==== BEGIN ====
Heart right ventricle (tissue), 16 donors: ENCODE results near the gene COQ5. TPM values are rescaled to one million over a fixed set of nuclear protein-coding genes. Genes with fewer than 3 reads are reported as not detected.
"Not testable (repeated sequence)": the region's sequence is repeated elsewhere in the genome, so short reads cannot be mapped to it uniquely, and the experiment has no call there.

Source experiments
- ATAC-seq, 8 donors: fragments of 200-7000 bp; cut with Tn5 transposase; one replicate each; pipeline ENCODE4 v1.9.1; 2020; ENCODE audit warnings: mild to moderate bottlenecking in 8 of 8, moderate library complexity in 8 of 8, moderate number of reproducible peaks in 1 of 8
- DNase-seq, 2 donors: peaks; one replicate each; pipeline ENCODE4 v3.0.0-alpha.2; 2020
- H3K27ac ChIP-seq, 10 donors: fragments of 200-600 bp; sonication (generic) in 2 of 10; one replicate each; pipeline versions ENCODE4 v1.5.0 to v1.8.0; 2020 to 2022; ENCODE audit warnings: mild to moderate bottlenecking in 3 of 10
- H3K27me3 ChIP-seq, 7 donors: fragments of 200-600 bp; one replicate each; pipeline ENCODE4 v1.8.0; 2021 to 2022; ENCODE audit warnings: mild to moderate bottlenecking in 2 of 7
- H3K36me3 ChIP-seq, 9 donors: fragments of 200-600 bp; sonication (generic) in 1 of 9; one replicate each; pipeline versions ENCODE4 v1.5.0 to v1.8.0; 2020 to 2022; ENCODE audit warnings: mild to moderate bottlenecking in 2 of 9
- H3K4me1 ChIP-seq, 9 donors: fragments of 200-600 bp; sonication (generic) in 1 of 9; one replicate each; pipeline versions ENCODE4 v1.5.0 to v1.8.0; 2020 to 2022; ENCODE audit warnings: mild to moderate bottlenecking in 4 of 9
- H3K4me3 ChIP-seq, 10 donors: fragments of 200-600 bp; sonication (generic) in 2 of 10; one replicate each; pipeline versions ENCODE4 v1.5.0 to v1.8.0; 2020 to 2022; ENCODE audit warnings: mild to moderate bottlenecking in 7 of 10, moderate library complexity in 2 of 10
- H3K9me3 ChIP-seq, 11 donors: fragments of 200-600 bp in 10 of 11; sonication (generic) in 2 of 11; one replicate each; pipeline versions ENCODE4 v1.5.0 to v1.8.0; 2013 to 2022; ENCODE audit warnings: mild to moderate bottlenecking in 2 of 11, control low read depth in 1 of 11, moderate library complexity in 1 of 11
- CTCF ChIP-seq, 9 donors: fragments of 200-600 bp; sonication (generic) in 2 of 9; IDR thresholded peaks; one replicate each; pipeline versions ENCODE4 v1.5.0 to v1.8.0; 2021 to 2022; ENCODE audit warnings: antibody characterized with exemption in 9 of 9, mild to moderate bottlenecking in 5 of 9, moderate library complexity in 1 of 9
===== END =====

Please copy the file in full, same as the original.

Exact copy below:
Heart right ventricle (tissue), 16 donors: ENCODE results near the gene COQ5. TPM values are rescaled to one million over a fixed set of nuclear protein-coding genes. Genes with fewer than 3 reads are reported as not detected.
"Not testable (repeated sequence)": the region's sequence is repeated elsewhere in the genome, so short reads cannot be mapped to it uniquely, and the experiment has no call there.

Source experiments
- ATAC-seq, 8 donors: fragments of 200-7000 bp; cut with Tn5 transposase; one replicate each; pipeline ENCODE4 v1.9.1; 2020; ENCODE audit warnings: mild to moderate bottlenecking in 8 of 8, moderate library complexity in 8 of 8, moderate number of reproducible peaks in 1 of 8
- DNase-seq, 2 donors: peaks; one replicate each; pipeline ENCODE4 v3.0.0-alpha.2; 2020
- H3K27ac ChIP-seq, 10 donors: fragments of 200-600 bp; sonication (generic) in 2 of 10; one replicate each; pipeline versions ENCODE4 v1.5.0 to v1.8.0; 2020 to 2022; ENCODE audit warnings: mild to moderate bottlenecking in 3 of 10
- H3K27me3 ChIP-seq, 7 donors: fragments of 200-600 bp; one replicate each; pipeline ENCODE4 v1.8.0; 2021 to 2022; ENCODE audit warnings: mild to moderate bottlenecking in 2 of 7
- H3K36me3 ChIP-seq, 9 donors: fragments of 200-600 bp; sonication (generic) in 1 of 9; one replicate each; pipeline versions ENCODE4 v1.5.0 to v1.8.0; 2020 to 2022; ENCODE audit warnings: mild to moderate bottlenecking in 2 of 9
- H3K4me1 ChIP-seq, 9 donors: fragments of 200-600 bp; sonication (generic) in 1 of 9; one replicate each; pipeline versions ENCODE4 v1.5.0 to v1.8.0; 2020 to 2022; ENCODE audit warnings: mild to moderate bottlenecking in 4 of 9
- H3K4me3 ChIP-seq, 10 donors: fragments of 200-600 bp; sonication (generic) in 2 of 10; one replicate each; pipeline versions ENCODE4 v1.5.0 to v1.8.0; 2020 to 2022; ENCODE audit warnings: mild to moderate bottlenecking in 7 of 10, moderate library complexity in 2 of 10
- H3K9me3 ChIP-seq, 11 donors: fragments of 200-600 bp in 10 of 11; sonication (generic) in 2 of 11; one replicate each; pipeline versions ENCODE4 v1.5.0 to v1.8.0; 2013 to 2022; ENCODE audit warnings: mild to moderate bottlenecking in 2 of 11, control low read depth in 1 of 11, moderate library complexity in 1 of 11
- CTCF ChIP-seq, 9 donors: fragments of 200-600 bp; sonication (generic) in 2 of 9; IDR thresholded peaks; one replicate each; pipeline versions ENCODE4 v1.5.0 to v1.8.0; 2021 to 2022; ENCODE audit warnings: antibody characterized with exemption in 9 of 9, mild to moderate bottlenecking in 5 of 9, moderate library complexity in 1 of 9